St. Michael Parish: New Beginnings November 25th, 2014, 7:30

St. Michael Parish: New Beginnings
November 25th, 2014, 7:30-9:00
Session 4
Welcome to our fourth session of New Beginnings. Tonight’s lesson will be broken
up into three sections with an additional Advent lesson from Deacon Joe:
a. A discussion on Jesus: A Pilgrimage… Chapter 2: Yes
b. The upcoming Gospels: Mark 13:33–37 and Mark 1:1–8. Breakout groups.
c. The last three of the seven Sacraments of the Catholic Church
Welcome to Advent: Opening prayer and an overview of
Advent and the new Liturgical year. Presented by Deacon Joe
Section 1: Jesus: A Pilgrimage, by James Martin
Chapter 2: Yes, pages 26-50.
We are told in the scriptures that we do not choose God; God chooses us. Fr. Martin asks
why we feel feelings of longing, gratitude or wonder and he concludes, “This is God
beginning a conversation.” He is reaching out to us, He is inviting us.
How do we feel? Grateful, fearful? “Thinking about the Creator of the Universe entering into
the ‘particularity’ of our lives can be terrifying.” Father Martin describes that feeling when
he receives a sudden answer to a problem or an insight knowing these things did not
originate within him.
To Ponder, Reflect, and Discuss:
1. If you had a chance to stand where Jesus stood and gaze at the same scenery He saw,
how would you feel?
2. How do you know when God is asking you to do something? Do you feel afraid?
Excited? Unworthy? All of the above?
3. Is there a “yes” in your life that has transformed you?
Section 2: The Word
The Weekly Readings: Past and Future
Gospel Reading for November 30th: Mark 13:33–37
Be Watchful! Jesus warns his disciples to watch and be prepared. They will not know the
exact hour of the fulfillment of God’s kingdom. So they must remain alert for the coming of
the fullness of the kingdom.
Gospel Reading for December 7th: Mark 1:1–8
Make Straight the Way
The beginning of Mark’s Gospel applies the prophecy of Isaiah to John the Baptist, the
herald who prepared the way of the Lord. The people flocked to John. They hungered for
his message.
Section 3: The Sacraments
There are seven sacraments in the Church: Baptism, Confirmation, Eucharist, Penance,
Anointing of the Sick, Matrimony, and Holy Orders. Tonight’s lesson will focus on…
Anointing of the Sick
Through the sacrament of anointing, Christ strengthens the faithful who are afflicted by
illness, providing them with the strongest means of support. Jesus showed great concern
for the bodily and spiritual welfare of the sick and commanded his followers to do the
same. The celebration of this sacrament is an opportunity for the deepening of the faith of
the community who are able to witness the faith and devotion of those being anointed.
The Church has a rich tradition in its teaching on sacramental marriage and covenantal
union. The Old Testament authors write of God making a covenant with the chosen people
and promising them that they will never be forsaken. The New Testament authors write of
Jesus as the new covenant and compare the relationship of Jesus with the Church to the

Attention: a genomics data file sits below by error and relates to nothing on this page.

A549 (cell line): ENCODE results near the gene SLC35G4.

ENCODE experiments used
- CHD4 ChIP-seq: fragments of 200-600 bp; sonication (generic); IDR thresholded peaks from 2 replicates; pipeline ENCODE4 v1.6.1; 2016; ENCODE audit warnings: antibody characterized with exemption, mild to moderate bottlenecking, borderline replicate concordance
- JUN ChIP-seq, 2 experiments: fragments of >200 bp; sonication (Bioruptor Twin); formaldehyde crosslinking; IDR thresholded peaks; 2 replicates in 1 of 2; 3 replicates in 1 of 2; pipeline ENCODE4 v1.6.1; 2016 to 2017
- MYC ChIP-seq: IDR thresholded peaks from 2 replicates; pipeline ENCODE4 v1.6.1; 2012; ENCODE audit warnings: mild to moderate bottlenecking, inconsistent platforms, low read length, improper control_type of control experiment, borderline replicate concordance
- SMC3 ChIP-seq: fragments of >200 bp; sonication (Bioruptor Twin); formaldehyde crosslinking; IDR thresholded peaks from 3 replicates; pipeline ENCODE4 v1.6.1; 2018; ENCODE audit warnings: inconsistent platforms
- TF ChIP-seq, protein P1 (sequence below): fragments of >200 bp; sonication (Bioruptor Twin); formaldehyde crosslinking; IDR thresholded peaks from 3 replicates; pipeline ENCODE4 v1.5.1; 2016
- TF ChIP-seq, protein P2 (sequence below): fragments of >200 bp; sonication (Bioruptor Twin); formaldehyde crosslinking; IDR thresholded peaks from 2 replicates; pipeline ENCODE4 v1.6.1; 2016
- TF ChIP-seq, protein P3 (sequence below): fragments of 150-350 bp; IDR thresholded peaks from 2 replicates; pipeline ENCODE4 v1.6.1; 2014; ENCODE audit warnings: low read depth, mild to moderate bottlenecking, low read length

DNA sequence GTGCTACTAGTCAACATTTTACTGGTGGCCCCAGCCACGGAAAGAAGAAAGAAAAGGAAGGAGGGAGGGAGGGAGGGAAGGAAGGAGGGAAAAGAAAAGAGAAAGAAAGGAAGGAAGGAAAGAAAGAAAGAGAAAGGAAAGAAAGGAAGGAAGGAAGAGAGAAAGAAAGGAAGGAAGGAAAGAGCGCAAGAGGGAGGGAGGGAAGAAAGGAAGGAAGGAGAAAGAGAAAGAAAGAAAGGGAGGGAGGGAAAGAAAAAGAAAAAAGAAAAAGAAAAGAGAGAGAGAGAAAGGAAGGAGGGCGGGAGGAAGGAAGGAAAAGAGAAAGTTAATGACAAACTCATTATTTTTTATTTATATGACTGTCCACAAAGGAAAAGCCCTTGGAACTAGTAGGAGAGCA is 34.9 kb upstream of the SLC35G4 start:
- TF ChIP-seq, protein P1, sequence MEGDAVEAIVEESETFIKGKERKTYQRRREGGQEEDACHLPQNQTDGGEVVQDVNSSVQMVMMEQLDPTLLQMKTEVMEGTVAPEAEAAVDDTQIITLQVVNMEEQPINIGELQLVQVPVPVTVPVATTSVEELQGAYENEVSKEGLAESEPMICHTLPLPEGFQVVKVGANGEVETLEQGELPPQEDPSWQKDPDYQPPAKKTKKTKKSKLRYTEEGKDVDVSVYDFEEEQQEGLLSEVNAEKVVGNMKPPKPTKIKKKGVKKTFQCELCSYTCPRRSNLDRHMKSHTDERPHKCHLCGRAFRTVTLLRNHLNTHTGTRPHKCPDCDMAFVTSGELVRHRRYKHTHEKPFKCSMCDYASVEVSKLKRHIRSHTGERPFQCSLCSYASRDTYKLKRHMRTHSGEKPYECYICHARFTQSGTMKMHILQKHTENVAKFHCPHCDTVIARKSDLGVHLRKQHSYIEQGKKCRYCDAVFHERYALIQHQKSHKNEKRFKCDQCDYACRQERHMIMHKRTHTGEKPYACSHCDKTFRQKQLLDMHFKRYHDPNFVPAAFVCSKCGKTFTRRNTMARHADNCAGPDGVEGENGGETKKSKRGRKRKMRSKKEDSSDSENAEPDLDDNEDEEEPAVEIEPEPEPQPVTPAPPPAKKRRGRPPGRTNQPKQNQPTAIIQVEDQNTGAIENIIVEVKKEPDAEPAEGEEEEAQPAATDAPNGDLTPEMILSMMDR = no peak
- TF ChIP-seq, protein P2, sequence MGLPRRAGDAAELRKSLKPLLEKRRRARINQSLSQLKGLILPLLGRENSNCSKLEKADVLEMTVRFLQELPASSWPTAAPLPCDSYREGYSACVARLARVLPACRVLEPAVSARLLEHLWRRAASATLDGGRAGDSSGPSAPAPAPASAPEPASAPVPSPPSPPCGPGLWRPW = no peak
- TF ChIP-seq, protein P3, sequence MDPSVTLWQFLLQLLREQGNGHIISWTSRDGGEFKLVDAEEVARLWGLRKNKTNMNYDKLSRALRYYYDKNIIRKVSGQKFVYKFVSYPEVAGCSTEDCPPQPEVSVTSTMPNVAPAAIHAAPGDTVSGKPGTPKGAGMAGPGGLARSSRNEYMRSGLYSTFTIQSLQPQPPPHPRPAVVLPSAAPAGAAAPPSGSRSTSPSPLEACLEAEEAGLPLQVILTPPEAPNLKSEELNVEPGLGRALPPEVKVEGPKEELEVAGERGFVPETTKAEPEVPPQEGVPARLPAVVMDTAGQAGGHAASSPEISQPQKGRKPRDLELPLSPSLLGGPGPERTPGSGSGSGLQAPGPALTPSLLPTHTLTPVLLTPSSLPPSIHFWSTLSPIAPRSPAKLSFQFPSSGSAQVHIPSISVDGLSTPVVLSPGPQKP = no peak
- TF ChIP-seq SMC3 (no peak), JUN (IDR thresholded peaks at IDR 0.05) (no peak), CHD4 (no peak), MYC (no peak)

relationship of a husband and wife. The matrimonial covenant, by which a man and a
woman establish between themselves a partnership for the whole of life, is by its nature
ordered toward the good of the spouses and the procreation and education of offspring.
Holy Orders
Is the sacrament by which bishops, priests and deacons are ordained and receive the power
and grace to perform their sacred duties. The sacred rite by which orders are conferred is
called ordination. The apostles were ordained by Jesus at the Last Supper so that others
could share in his priesthood.
Christian Burial
The Church asks spiritual assistance for the departed, honors their bodies, and at the same
time brings solace of hope to the living. The celebration of the Christian funeral brings hope
and consolation to the living. While proclaiming the Gospel of Jesus Christ and witnessing
to the Christian hope in the resurrection, the funeral rites also recall to all who take part in
them God's mercy and judgment and meet the human need to turn always to God in times
of crisis.
We will meet again on the 9th of December.
Homework: For the next two years we will be using Jesus: A Pilgrimage, by James Martin
as a supplemental resource. For our next meeting on the 9th of December please read
Chapter 3: Bethlehem, pages 51-69.
A look ahead…
When’s the last time I did really stop and listen to Jesus’ words? How have I taken this
story—so familiar, like a well-worn pair of jeans—for granted? What makes it new, gets my
attention, makes me consider it as the remarkable thing it is?
For humility is the gateway to faith. Without it, we rely simply on our own efforts, without
recognizing our dependence on God. Without it, we rely simply on our own reason, without
opening ourselves up to the possibility of the miraculous. Without it, we cannot fully enter into
the world that God has in store for us.
He doesn’t meet us empty-handed. Like the gentleman he is, he comes with flowers: grace
and blessings galore, though sometimes they’re a bit different than the bouquet we had
picked out for ourselves.
I look at the life I have, and I smile. Just like the baby in the manger, the unlikely King with a
manger for a bed, my life is far different than what I had planned. And, in being different,
it’s far better.
To Ponder, Reflect, and Discuss:
1. When has God met you where you are? Take a few moments and journal about that
experience and reflect on how it’s impacting you now.
2. How have you grown in humility? What’s one thing you can do in the coming weeks
to reach out and accept God’s help to grow in humility?
3. What’s an obstacle blocking your growth in holiness? Take it to baby Jesus. Ask him
to help you to be humble and accept help for that obstacle.
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